Your binding’s need to fit perfectly with your boots to assure optimal performance and safety.  Most brands of bindings in will work with most brands of boots, but I think it is a good idea to pick out the boots first, and then buy the same brand of bindings. I would also pick a board from the same brand too, just to keep things simple, as there are certain brands like Burton who have some boards that are only compatible with their own bindings.

Bindings come in different shapes, sizes, and materials; in general, the lighter/stronger ones will be more expensive.  Try finding bindings that are easy to use and avoid using plastic parts, which often break in the cold.  You should also be able to adjust your binding easily and take them off easily.

A quick note, I would completely avoid step-in binding/boot systems.  These basically allow you to step onto your board and be secured to it without having to strap on the bindings.  The convenience you get from saving 20 seconds strapping in is far less valuable than the cost of performance you will endure the rest of your time on the mountain.

Board Sizing

Picking the right size board depends on 4 main factors;

  • How wide is your foot?
  • How tall are you?
  • How much do you weigh?
  • What is your riding style and ability?

If you have a size 11 or larger, you will most likely need a wide board to avoid toe drag.  Not all boards come in wide sizes.  There are some boots now that are specifically designed to decrease the overall length of the boot, so people who can almost fit on a regular width board can wear these boots and don’t have to buy a wider board.

For quicker turning, transitioning from heel to toe edges, and more control (especially on groomed/hard pack trails), a narrower board a good sidecut is key.  (Sidecut is the shape of the edge of the board).  For floating on powder, a a slightly wider board is great.  For freetsyle riders doing tricks in the park, a shorter board makes it easier to rotate, and a twin tip board is ideal.  (Twin tip boards allow are shaped exactly symmetrical, which makes switch stance riding easier).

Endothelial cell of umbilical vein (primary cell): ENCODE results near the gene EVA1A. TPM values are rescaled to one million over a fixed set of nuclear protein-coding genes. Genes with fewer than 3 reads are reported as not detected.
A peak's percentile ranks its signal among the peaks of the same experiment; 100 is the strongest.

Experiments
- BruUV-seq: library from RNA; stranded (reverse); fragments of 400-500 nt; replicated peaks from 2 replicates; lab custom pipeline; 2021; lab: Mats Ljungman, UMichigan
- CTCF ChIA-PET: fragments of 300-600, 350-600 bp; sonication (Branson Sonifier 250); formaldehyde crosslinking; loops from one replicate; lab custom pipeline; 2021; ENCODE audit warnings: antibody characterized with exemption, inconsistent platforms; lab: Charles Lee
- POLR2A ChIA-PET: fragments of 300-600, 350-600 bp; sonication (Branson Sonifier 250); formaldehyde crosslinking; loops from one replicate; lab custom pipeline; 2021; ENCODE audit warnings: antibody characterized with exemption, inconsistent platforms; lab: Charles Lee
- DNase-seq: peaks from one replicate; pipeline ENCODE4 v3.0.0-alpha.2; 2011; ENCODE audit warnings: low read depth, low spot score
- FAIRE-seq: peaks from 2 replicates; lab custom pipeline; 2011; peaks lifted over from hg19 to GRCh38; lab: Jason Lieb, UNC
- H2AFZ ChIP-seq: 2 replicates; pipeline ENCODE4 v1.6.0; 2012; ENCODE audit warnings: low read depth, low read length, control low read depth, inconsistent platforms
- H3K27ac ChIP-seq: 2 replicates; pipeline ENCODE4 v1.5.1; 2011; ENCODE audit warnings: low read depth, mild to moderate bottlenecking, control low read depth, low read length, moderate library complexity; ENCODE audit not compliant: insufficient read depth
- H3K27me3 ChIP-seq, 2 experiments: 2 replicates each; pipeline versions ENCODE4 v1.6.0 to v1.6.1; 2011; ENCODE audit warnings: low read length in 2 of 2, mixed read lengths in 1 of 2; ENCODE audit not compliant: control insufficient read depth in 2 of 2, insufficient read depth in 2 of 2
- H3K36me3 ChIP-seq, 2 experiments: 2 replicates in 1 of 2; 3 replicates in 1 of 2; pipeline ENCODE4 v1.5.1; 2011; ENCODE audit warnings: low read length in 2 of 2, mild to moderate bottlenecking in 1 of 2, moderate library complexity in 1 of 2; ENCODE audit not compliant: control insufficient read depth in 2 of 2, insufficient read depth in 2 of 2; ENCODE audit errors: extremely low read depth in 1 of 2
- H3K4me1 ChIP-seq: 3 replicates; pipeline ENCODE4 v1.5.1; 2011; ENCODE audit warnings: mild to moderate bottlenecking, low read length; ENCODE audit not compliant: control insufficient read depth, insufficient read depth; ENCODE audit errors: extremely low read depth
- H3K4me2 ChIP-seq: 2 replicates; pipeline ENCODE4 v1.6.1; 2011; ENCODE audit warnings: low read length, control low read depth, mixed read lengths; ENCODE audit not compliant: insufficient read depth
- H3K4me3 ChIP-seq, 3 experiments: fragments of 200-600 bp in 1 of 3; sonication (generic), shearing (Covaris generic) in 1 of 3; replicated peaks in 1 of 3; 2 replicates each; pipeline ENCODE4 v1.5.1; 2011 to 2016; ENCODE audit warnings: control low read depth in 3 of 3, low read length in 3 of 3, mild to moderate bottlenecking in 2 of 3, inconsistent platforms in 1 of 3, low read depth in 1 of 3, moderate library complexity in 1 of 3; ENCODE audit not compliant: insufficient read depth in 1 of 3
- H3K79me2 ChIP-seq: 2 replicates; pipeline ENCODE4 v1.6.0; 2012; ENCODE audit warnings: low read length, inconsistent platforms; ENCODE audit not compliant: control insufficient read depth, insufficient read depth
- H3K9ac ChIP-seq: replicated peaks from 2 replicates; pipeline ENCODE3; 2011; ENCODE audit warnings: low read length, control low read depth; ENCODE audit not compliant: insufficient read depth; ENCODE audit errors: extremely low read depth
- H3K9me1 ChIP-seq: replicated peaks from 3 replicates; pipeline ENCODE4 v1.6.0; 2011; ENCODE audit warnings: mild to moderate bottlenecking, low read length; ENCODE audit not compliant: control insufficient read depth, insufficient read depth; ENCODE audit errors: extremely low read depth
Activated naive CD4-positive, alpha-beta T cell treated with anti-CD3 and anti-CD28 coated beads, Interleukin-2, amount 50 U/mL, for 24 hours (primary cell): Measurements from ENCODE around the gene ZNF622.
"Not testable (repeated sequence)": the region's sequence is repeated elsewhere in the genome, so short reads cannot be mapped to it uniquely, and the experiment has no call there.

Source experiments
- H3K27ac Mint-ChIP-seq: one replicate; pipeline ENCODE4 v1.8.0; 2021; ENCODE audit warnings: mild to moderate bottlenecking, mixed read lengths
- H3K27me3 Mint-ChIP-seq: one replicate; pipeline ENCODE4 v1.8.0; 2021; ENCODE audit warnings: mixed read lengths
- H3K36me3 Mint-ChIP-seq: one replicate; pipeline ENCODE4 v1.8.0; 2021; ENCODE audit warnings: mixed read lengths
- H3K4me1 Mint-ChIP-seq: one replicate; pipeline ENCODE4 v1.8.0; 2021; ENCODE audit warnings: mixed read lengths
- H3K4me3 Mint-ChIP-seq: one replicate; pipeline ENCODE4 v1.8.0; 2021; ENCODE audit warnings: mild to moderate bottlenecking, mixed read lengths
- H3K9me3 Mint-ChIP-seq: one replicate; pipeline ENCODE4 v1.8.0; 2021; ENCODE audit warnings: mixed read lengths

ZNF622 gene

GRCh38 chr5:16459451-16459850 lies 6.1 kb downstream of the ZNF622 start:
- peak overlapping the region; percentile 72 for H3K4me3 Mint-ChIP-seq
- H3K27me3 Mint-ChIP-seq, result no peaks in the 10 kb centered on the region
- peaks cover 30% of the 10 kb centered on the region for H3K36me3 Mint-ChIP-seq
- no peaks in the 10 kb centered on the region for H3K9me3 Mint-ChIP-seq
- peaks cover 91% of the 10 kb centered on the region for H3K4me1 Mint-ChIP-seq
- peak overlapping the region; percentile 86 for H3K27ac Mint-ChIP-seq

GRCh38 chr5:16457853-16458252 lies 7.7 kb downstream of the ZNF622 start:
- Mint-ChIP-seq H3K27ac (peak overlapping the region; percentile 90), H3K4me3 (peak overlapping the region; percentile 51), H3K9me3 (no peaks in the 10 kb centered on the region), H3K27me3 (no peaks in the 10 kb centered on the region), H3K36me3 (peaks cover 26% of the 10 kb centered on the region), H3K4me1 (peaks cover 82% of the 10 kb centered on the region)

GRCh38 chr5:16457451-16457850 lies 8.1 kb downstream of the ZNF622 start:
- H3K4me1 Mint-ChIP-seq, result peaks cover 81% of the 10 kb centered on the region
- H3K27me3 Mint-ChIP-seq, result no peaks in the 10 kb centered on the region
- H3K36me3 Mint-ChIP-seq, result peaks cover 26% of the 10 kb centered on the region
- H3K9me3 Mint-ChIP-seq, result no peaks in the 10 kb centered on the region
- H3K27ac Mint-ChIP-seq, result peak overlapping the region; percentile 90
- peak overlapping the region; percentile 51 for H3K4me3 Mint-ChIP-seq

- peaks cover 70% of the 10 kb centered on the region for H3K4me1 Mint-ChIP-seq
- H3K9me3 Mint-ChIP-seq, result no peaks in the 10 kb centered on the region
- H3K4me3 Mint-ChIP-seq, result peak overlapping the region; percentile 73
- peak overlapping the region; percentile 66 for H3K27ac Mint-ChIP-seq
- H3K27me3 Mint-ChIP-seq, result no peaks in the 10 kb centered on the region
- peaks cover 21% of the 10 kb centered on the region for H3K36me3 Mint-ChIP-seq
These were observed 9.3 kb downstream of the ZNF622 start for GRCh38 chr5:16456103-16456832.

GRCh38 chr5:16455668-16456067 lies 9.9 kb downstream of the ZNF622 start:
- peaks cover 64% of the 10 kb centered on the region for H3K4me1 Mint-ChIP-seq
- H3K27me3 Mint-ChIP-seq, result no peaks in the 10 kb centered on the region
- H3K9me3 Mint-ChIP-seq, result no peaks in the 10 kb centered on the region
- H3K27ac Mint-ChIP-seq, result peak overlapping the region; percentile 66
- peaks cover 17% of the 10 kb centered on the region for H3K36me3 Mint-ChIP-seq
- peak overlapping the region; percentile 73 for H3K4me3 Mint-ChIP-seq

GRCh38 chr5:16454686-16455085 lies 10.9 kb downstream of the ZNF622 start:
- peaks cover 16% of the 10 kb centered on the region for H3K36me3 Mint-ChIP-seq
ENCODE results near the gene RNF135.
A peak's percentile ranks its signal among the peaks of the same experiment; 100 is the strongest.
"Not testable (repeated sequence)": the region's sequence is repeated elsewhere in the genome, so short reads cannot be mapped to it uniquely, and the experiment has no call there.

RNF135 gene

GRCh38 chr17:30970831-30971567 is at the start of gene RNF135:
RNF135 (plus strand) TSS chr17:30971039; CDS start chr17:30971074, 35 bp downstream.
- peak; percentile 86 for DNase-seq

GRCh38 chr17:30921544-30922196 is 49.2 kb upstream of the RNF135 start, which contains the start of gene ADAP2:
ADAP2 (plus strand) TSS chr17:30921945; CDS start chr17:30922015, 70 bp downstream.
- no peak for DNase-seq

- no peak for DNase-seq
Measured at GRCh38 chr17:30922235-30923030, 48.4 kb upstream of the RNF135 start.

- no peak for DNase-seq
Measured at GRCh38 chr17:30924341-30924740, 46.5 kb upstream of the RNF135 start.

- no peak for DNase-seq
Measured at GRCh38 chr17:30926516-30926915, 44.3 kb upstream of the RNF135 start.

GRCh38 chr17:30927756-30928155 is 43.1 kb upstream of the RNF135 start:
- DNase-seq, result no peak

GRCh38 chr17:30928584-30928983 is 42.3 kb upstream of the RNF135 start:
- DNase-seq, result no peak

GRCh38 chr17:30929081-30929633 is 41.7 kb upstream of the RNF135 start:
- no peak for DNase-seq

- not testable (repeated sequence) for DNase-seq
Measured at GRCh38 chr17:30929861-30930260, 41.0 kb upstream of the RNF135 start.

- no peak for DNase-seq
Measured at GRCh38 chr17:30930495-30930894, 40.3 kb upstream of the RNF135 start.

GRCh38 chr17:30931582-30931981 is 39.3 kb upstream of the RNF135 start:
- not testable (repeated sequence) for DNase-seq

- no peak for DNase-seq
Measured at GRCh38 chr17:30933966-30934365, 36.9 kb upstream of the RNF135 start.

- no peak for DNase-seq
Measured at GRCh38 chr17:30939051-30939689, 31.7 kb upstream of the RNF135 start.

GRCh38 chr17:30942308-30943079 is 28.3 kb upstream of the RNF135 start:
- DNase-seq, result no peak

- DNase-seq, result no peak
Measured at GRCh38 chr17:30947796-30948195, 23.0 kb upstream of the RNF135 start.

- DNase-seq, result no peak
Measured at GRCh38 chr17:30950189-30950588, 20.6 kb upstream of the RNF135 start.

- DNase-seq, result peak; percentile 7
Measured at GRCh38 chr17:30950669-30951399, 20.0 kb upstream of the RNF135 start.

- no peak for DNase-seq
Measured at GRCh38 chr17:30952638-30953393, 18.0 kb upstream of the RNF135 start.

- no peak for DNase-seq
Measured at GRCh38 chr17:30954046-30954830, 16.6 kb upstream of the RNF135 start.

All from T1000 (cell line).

Again, most first timers will want to buy an all mountain board, which has a relatively symetrical shape, but if you know you are going to be focused on riding in deep powder, you may want to get a more specialized board for that (which will be longer, have have a much longer/wider nose, and much shorter narrower tail, which helps to sink the tail into the powder and keep the nose and board afloat.)

This is a pretty cool calculator for finding the right size board.  I wouldn’t trust it blindly, but it will definitely put you in the right ball park:

Board Options & Technology

There are allot of options and styles of boards with new technology coming out each year.  Camber and Reverse Camber boards are currently the hottest new trend.  These boards play with the shape of the board by adding rocker.  Essentially, all board used to be slightly convex to the ground, but now companies are making boards that are perfectly flat or concave to the ground.  Some companies are playing with mutliple kinds of camber in the same board.  As a beginer, I wouldn’t worry too much about this technology unless you know you want to be a freestyle snowboarder. But let me say that I love my new board’s reverse camber design; I find it makes flat landing slightly more forgiving, and helps me pop my ollies.

Goofy Versus Regular

If you skateboard, wakeboard, or surf, you know already what stance you like.  There are 2 good tests for determining whether you are goofy or regular (Left foot forward or right foot forward).  One is to run and slide against a slippery floor on your sock.  Which foot do you naturally foot forward ?  That is your front foot.  The other test is to have someone push you while standing, which leg do you put backward?  That is your back food.  Don’t think to much when doing these tests, just let your body react.